We need to convert the RowVersion byte[] property to string to store the value in a claim. Add a UserData claim = rowVersionString to the Claims Principle at login. Be sure to add the NameIdentifier claim.

Edit Account/ Login.cshtml.cs > OnPost:
string rowVersionString = Encoding.Unicode.GetString(user.RowVersion);

var claims = new List<Claim>
{
    new Claim(ClaimTypes.NameIdentifier, user.Id.ToString(), ClaimValueTypes.Integer),
    new Claim(ClaimTypes.Name, user.LoginName)
    new Claim(ClaimTypes.UserData, rowVersionString)
};

Create a new class named CookieValidator in the Services folder.

Services/ CookieValidator.cs:
public static class CookieValidator
{
    public static async Task ValidateAsync(CookieValidatePrincipalContext context)
    {
        if (!await ValidateCookieAsync(context))
        {
            context.RejectPrincipal();
            await context.HttpContext.SignOutAsync(CookieAuthenticationDefaults.AuthenticationScheme);
        }
    }

    private static async Task<bool> ValidateCookieAsync(CookieValidatePrincipalContext context)
    {
        var claimsPrincipal = context.Principal;

        var uid = (from c in claimsPrincipal.Claims
                    where c.Type == ClaimTypes.NameIdentifier
                    select c.Value).FirstOrDefault();

        if (!int.TryParse(uid, out int userId))
        {
            return false;
        }

        var rowVersionString = (from c in claimsPrincipal.Claims
                                    where c.Type == ClaimTypes.UserData
                                    select c.Value).FirstOrDefault();

        if (string.IsNullOrEmpty(rowVersionString))
        {
            return false;
        }

        byte[] rowVersion = Encoding.Unicode.GetBytes(rowVersionString);

        var applicationDbContext = context.HttpContext.RequestServices.GetRequiredService<ApplicationDbContext>();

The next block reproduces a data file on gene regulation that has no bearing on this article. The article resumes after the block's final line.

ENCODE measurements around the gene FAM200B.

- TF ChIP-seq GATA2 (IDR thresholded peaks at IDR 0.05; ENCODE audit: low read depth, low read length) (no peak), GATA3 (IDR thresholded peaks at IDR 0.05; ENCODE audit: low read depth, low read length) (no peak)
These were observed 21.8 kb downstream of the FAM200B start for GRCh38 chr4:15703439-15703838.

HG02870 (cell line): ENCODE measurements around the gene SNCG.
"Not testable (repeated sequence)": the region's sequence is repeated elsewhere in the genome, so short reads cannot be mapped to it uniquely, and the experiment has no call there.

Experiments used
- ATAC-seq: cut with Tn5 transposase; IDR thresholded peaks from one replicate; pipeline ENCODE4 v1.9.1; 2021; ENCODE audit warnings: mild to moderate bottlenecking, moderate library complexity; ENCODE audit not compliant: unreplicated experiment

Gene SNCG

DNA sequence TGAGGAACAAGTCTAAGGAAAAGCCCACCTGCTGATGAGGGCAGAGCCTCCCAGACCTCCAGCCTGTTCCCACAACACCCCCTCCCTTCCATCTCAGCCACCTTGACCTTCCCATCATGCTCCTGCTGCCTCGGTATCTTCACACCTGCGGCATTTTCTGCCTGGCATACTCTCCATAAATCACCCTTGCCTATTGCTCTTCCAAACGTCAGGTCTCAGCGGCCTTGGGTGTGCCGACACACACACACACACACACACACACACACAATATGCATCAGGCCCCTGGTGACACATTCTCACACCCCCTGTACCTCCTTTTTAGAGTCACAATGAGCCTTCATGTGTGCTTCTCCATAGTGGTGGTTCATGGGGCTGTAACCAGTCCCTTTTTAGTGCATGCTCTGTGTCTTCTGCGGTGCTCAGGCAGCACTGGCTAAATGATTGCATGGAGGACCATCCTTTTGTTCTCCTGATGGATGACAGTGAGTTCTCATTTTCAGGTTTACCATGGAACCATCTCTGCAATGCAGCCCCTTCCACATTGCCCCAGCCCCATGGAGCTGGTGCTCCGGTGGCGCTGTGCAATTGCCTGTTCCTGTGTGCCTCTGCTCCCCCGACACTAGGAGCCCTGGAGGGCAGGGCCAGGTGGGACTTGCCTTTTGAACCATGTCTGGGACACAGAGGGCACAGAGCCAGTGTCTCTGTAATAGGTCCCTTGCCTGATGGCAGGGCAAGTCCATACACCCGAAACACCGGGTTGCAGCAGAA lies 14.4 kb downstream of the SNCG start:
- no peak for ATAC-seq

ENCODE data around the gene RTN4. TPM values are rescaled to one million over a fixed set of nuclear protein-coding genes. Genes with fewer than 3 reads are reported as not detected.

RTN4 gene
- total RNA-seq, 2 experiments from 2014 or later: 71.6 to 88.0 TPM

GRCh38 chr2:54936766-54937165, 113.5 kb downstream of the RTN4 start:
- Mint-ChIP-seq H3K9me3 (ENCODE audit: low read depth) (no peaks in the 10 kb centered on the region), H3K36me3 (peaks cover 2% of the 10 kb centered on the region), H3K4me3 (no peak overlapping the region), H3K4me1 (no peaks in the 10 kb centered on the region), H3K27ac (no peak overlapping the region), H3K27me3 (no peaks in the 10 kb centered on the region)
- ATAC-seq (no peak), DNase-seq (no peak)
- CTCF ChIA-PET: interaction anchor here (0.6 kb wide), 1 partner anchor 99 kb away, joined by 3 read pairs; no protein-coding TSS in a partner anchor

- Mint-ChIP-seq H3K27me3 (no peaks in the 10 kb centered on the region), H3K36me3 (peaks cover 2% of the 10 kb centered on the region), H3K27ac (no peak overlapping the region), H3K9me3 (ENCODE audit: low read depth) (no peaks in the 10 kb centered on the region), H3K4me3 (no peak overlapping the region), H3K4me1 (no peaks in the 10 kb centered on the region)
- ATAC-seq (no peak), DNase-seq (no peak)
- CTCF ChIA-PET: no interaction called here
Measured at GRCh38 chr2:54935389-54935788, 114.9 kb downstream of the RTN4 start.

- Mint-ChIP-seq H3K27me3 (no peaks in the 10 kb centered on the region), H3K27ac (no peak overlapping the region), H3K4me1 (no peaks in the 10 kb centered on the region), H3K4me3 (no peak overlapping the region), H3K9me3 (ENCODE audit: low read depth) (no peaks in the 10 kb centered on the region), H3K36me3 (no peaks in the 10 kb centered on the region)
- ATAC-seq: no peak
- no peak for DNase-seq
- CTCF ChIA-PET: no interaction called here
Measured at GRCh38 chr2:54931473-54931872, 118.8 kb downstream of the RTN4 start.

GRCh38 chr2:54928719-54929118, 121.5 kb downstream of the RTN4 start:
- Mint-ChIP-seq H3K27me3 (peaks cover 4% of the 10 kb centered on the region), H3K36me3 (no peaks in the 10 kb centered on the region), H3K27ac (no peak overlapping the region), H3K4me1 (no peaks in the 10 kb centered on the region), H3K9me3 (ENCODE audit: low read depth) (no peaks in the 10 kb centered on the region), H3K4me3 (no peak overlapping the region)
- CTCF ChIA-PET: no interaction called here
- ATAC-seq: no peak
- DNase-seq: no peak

return await applicationDbContext.AppUsers
            .AsNoTracking()
            .Where(a => a.Id == userId)
            .Select(a => a.RowVersion.SequenceEqual(rowVersion))
            .FirstOrDefaultAsync()
            .ConfigureAwait(false);
    }
}

Configure the OnValidatePrincipal in the CookieAuthenticationEvents options to call the CookieValidator. ValidateAsync function.

Edit Startup.cs > ConfigureServices:
services.AddAuthentication(CookieAuthenticationDefaults.AuthenticationScheme)
    .AddCookie(options =>
    {
        options.Events = new CookieAuthenticationEvents
        {
            OnValidatePrincipal = CookieValidator.ValidateAsync
        };
    });

Build, run and test. Set a breakpoint on the CookieValidator. ValidateAsync function. Notice the breakpoint is only hit when a user is signed in. If the cookie doesn't validate the user is signed out. To test, you can use 2 browsers like Chrome and Firefox. Login to one as Administrator and login to the other as a different user. Edit and update the other user with Administrator. Refreshing the page for the other user will sign out the other user.

Update 02/23/2021

I added the Enhanced User Series' article links.